On Sunday, 11th March, the Swiss were once again called to the ballot box regarding the increase of the national minimum holiday period from the current four weeks to six. Flying in the face of every notion of increased competition and working times, it begs the question of whether any country in the developed West can afford this luxury in times of recovery?
The vote was organised by Travail.Suisse, a trade union, supported by various left-wing and green political parties. It was delivered through a referendum, an inherent mechanism of Swiss direct democracy, which is often used for important questions regarding the Confederation’s citizens.
Switzerland remains an exception amidst Europe. It is not a member of the European Union but is a member of the Schengen agreement, therefore benefiting from tariff-free exports to the EU, on which it depends for a lot of its trade. It is also a member of the European Free Trade Association (EFTA), a precursor to the EU of which the UK used to be a member, together with Norway, Iceland and Liechtenstein.
Whilst benefiting from EU trade, Switzerland has a very different economy. It remains at 3.9% unemployment rate for 2010 and its real GDP growth rate was at 2.6% for the same year. All of this for a small population of 7.9 million. Its wealth is drawn from financial services, watch-making, and precision engineers and manufacturers.
The Confederation is also a form of mini-Europe in itself with a voluntary association of different cantons voluntarily associated during the Middle Ages to resist the bigger Empires that surrounded them. It has now four language communities (French, German, Italian and Romansh) equally represented at the Federal level.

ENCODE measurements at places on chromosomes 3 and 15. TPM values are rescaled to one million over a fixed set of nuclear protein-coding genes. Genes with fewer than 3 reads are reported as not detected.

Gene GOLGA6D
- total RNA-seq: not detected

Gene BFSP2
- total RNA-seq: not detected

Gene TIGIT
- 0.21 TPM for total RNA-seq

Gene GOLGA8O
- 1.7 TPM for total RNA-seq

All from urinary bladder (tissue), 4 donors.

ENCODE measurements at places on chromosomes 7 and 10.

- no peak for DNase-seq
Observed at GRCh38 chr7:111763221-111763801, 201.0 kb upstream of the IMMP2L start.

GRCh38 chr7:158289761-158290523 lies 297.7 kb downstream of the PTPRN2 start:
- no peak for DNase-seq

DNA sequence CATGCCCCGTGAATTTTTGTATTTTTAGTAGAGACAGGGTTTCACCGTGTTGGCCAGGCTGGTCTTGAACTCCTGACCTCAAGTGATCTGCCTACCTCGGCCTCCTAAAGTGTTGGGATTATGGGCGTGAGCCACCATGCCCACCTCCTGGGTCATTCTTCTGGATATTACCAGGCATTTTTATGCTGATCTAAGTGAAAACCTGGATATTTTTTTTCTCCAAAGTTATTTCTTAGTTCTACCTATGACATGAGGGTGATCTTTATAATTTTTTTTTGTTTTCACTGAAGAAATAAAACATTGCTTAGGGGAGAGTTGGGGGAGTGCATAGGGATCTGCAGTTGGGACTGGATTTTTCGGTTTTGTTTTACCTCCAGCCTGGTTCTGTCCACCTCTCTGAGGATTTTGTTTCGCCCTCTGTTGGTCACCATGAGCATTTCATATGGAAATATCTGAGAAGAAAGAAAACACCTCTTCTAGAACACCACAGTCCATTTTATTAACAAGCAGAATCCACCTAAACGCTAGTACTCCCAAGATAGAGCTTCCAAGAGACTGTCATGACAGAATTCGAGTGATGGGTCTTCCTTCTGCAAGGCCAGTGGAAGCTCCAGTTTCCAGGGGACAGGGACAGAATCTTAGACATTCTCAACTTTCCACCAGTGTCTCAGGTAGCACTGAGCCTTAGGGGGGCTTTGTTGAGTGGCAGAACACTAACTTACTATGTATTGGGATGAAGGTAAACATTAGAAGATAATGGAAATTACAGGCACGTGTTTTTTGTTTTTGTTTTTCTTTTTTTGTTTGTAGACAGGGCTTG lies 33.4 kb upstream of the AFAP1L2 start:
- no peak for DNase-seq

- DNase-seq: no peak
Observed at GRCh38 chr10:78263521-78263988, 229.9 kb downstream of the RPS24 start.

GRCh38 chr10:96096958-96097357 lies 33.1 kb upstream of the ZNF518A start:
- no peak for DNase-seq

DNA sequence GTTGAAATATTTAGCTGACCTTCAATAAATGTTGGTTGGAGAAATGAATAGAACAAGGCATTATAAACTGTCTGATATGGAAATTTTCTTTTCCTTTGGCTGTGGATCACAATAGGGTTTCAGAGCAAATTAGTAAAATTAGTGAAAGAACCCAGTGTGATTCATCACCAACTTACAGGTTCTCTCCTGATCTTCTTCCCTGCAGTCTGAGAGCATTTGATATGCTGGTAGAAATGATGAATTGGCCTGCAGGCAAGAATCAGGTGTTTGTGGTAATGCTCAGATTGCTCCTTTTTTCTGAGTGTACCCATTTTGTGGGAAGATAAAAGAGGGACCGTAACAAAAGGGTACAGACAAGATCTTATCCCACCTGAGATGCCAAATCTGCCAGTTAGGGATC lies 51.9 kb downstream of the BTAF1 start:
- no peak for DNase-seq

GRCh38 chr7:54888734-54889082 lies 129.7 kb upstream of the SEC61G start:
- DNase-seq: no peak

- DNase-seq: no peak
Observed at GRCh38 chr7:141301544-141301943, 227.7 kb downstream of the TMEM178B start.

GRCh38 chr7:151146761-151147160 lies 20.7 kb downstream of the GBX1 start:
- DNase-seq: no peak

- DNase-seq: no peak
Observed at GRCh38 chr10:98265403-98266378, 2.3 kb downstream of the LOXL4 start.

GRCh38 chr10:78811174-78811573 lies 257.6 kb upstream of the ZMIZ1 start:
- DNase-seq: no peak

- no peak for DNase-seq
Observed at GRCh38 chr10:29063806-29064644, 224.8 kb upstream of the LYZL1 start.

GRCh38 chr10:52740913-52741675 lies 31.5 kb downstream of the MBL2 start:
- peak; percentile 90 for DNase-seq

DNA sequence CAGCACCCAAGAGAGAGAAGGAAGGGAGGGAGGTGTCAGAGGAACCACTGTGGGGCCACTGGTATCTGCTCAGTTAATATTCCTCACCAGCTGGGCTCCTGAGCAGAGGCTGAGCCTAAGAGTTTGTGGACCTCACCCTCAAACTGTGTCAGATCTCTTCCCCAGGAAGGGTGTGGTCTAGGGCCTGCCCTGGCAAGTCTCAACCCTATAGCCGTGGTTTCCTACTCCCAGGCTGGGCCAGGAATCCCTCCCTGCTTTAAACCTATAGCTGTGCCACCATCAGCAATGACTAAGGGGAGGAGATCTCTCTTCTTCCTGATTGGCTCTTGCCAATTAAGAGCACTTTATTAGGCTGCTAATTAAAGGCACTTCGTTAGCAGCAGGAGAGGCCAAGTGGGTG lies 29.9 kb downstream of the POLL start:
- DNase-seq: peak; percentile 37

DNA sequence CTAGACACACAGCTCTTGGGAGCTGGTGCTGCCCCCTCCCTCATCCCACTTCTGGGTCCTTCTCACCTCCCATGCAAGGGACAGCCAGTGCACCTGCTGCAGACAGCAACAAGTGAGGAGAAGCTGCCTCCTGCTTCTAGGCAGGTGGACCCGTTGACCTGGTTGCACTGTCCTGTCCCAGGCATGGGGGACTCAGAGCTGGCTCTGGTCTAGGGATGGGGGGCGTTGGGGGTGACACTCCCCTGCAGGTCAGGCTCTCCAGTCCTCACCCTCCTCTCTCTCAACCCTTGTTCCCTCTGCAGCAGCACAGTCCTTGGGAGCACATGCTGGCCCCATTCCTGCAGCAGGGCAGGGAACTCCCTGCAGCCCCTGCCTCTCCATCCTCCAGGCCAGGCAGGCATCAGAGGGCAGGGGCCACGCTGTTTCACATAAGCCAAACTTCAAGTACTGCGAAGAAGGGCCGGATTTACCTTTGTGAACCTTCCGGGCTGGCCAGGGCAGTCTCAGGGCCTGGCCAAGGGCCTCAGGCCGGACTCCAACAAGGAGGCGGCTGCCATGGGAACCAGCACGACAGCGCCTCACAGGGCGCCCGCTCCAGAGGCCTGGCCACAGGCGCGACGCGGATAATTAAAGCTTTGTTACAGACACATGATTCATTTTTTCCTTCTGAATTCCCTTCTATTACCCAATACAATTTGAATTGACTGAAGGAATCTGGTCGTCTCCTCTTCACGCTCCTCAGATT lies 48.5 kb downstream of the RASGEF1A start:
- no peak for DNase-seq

Cantons have important powers to this day and a lot of matters are decided at this level including education and economy (but not fiscal policy). Hence, Switzerland defines itself through common values and the principle of direct democracy with seven ministers at every level is only now being considered reformable.
This brings us to the results of the vote. With a majority of 66.5% saying “No” to the increase in holiday time, the Swiss proved their realism and their will to go against current trends of ‘resisting’ globalisation such as neighbouring France with the 35-hour week.
The real focus should be not on how long or how little a country works in hourly measurement but how much it produces in this given time. The nature of work is changing all over the West and increased competition from Asia and the BRICs means the West needs to work harder just to afford its own lifestyle, let alone growth.
A re-think of what work means is crucial. Few companies have understood this worldwide but multi-national corporations such as Google or PR firms such as Edelman all understand that in order to get the highest productivity, their employees need to be happy. Seen from Korea, with the longest working hours in the OECD and where most employees are only granted 3 to 10 days leave annually (including yours truly), the debate over four to six weeks may seem ludicrous.
On a comparative basis, the Swiss work on average 1,636 hours a year, Koreans 2,193hours, or nearly 75% more. Nobody likes working this much in Korea and indeed, it ranks 32nd on OECD productivity rates for GDP-produced-per-hour-worked, but they fear that resting is seen as a sign of weakness.
Nevertheless, the measurement of this is how a society views itself. The Swiss pride themselves on their work ethic and their productivity, but let us hope that this outcome may also result in challenging ancient norms of work and adapting to the age of the digital and knowledge-based economy.